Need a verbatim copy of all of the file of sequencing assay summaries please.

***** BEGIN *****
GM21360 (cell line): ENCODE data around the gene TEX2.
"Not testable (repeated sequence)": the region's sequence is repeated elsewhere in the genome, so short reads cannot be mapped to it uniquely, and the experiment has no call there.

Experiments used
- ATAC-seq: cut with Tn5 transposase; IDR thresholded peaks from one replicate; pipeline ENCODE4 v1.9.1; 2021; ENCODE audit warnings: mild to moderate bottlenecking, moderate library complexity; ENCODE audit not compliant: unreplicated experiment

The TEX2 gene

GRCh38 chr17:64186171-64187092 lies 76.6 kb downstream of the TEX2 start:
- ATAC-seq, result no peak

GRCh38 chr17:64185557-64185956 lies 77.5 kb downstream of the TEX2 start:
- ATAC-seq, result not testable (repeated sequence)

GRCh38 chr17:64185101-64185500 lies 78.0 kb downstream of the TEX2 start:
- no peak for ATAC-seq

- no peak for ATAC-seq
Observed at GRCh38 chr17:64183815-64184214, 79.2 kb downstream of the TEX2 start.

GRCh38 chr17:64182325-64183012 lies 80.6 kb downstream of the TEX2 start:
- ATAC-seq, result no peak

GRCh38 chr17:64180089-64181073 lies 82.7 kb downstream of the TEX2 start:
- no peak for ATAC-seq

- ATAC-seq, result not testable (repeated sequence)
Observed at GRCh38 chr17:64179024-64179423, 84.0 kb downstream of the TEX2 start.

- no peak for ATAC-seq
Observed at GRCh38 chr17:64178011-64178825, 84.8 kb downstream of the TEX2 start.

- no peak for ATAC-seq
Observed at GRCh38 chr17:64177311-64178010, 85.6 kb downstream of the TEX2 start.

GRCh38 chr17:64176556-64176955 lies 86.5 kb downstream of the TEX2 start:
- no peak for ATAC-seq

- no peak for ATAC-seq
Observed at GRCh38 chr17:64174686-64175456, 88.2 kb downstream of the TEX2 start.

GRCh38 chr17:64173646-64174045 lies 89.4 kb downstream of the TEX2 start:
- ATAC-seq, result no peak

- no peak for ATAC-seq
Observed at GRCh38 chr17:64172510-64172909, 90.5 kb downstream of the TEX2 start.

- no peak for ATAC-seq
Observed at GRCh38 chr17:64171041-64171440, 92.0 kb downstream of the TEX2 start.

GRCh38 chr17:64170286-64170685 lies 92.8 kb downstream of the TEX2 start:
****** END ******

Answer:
GM21360 (cell line): ENCODE data around the gene TEX2.
"Not testable (repeated sequence)": the region's sequence is repeated elsewhere in the genome, so short reads cannot be mapped to it uniquely, and the experiment has no call there.

Experiments used
- ATAC-seq: cut with Tn5 transposase; IDR thresholded peaks from one replicate; pipeline ENCODE4 v1.9.1; 2021; ENCODE audit warnings: mild to moderate bottlenecking, moderate library complexity; ENCODE audit not compliant: unreplicated experiment

The TEX2 gene

GRCh38 chr17:64186171-64187092 lies 76.6 kb downstream of the TEX2 start:
- ATAC-seq, result no peak

GRCh38 chr17:64185557-64185956 lies 77.5 kb downstream of the TEX2 start:
- ATAC-seq, result not testable (repeated sequence)

GRCh38 chr17:64185101-64185500 lies 78.0 kb downstream of the TEX2 start:
- no peak for ATAC-seq

- no peak for ATAC-seq
Observed at GRCh38 chr17:64183815-64184214, 79.2 kb downstream of the TEX2 start.

GRCh38 chr17:64182325-64183012 lies 80.6 kb downstream of the TEX2 start:
- ATAC-seq, result no peak

GRCh38 chr17:64180089-64181073 lies 82.7 kb downstream of the TEX2 start:
- no peak for ATAC-seq

- ATAC-seq, result not testable (repeated sequence)
Observed at GRCh38 chr17:64179024-64179423, 84.0 kb downstream of the TEX2 start.

- no peak for ATAC-seq
Observed at GRCh38 chr17:64178011-64178825, 84.8 kb downstream of the TEX2 start.

- no peak for ATAC-seq
Observed at GRCh38 chr17:64177311-64178010, 85.6 kb downstream of the TEX2 start.

GRCh38 chr17:64176556-64176955 lies 86.5 kb downstream of the TEX2 start:
- no peak for ATAC-seq

- no peak for ATAC-seq
Observed at GRCh38 chr17:64174686-64175456, 88.2 kb downstream of the TEX2 start.

GRCh38 chr17:64173646-64174045 lies 89.4 kb downstream of the TEX2 start:
- ATAC-seq, result no peak

- no peak for ATAC-seq
Observed at GRCh38 chr17:64172510-64172909, 90.5 kb downstream of the TEX2 start.

- no peak for ATAC-seq
Observed at GRCh38 chr17:64171041-64171440, 92.0 kb downstream of the TEX2 start.

GRCh38 chr17:64170286-64170685 lies 92.8 kb downstream of the TEX2 start: